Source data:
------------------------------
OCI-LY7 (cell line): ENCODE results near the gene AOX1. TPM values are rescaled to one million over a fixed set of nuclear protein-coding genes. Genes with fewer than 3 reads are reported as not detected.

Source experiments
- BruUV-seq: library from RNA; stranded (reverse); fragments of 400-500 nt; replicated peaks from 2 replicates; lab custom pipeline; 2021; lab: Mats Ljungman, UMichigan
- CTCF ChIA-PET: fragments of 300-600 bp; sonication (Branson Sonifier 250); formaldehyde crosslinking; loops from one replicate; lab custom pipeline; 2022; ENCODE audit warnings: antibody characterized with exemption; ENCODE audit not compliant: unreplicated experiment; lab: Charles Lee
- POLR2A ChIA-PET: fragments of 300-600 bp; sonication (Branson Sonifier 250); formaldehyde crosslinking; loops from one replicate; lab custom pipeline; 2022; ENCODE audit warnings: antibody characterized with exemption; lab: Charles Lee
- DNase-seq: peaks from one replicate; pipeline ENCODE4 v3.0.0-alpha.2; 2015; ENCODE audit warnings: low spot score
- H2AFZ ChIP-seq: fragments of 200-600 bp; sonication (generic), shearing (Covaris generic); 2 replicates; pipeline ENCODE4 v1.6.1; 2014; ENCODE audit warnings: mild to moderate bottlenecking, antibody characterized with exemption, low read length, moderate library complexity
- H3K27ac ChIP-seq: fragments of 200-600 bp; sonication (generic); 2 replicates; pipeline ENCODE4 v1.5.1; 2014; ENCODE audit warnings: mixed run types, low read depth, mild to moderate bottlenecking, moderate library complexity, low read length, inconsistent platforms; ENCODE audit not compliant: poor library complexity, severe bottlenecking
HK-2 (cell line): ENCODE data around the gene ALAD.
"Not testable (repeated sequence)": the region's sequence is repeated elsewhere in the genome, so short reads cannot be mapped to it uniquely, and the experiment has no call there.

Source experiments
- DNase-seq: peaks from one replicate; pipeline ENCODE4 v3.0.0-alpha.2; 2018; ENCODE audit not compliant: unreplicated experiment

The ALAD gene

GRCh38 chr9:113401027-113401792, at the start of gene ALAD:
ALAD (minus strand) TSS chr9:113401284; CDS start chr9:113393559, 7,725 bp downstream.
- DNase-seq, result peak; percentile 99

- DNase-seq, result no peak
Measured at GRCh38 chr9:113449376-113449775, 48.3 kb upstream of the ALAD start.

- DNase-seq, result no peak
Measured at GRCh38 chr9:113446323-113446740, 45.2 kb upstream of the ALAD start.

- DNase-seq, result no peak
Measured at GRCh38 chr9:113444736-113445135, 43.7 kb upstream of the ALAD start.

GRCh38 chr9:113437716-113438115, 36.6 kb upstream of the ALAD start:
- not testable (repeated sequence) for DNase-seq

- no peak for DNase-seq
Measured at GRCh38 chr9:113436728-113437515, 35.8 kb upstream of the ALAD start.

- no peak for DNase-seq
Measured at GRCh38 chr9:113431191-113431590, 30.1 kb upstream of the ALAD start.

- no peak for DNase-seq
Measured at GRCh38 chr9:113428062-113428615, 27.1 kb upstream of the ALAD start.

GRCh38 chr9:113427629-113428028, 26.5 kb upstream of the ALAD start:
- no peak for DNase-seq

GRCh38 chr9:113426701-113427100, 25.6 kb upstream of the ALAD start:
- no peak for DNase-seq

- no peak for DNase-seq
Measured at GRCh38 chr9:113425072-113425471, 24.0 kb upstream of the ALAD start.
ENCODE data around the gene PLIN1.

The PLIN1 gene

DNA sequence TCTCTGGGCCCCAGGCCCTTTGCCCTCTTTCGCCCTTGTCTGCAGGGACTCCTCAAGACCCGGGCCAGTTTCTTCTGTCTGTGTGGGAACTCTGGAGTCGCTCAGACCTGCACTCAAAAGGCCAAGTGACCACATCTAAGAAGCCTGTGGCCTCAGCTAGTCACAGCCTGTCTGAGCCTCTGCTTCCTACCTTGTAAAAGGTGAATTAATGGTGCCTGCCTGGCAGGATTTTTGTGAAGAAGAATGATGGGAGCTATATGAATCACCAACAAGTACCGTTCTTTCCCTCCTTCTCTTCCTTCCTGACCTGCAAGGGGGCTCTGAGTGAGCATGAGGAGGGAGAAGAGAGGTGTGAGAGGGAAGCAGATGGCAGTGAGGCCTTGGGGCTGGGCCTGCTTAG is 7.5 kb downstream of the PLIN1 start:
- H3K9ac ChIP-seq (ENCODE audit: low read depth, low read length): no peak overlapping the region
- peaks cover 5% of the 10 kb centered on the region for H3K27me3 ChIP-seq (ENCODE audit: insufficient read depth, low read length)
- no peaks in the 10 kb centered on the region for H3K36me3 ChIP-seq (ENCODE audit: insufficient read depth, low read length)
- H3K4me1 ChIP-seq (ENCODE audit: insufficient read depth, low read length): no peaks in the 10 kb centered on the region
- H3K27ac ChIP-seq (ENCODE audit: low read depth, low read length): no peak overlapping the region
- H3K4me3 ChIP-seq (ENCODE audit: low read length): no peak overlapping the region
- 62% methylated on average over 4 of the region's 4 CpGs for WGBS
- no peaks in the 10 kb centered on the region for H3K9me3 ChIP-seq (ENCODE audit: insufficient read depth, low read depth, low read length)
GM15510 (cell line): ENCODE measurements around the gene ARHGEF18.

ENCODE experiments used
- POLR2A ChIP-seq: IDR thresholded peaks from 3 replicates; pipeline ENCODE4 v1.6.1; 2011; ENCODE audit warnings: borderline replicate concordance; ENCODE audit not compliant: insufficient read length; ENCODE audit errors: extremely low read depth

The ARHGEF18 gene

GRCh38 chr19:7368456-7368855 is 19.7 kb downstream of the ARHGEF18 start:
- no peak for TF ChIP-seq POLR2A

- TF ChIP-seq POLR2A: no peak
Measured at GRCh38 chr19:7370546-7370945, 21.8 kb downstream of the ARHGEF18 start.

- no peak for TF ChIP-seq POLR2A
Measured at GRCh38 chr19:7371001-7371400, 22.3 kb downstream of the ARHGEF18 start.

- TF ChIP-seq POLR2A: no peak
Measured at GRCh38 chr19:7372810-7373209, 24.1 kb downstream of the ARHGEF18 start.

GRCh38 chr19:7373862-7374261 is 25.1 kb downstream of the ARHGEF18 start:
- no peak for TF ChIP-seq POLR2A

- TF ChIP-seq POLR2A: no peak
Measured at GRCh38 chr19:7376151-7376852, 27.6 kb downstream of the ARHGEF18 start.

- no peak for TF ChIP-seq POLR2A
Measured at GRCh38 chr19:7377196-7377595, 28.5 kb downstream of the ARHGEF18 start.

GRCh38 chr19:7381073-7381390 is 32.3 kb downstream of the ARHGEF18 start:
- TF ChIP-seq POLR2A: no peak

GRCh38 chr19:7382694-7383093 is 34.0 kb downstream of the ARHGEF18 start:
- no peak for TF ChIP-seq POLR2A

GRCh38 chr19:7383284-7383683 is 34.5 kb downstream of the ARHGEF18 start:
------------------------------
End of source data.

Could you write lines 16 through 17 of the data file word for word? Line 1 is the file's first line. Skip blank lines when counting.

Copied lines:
- DNase-seq, result peak; percentile 99

- DNase-seq, result no peak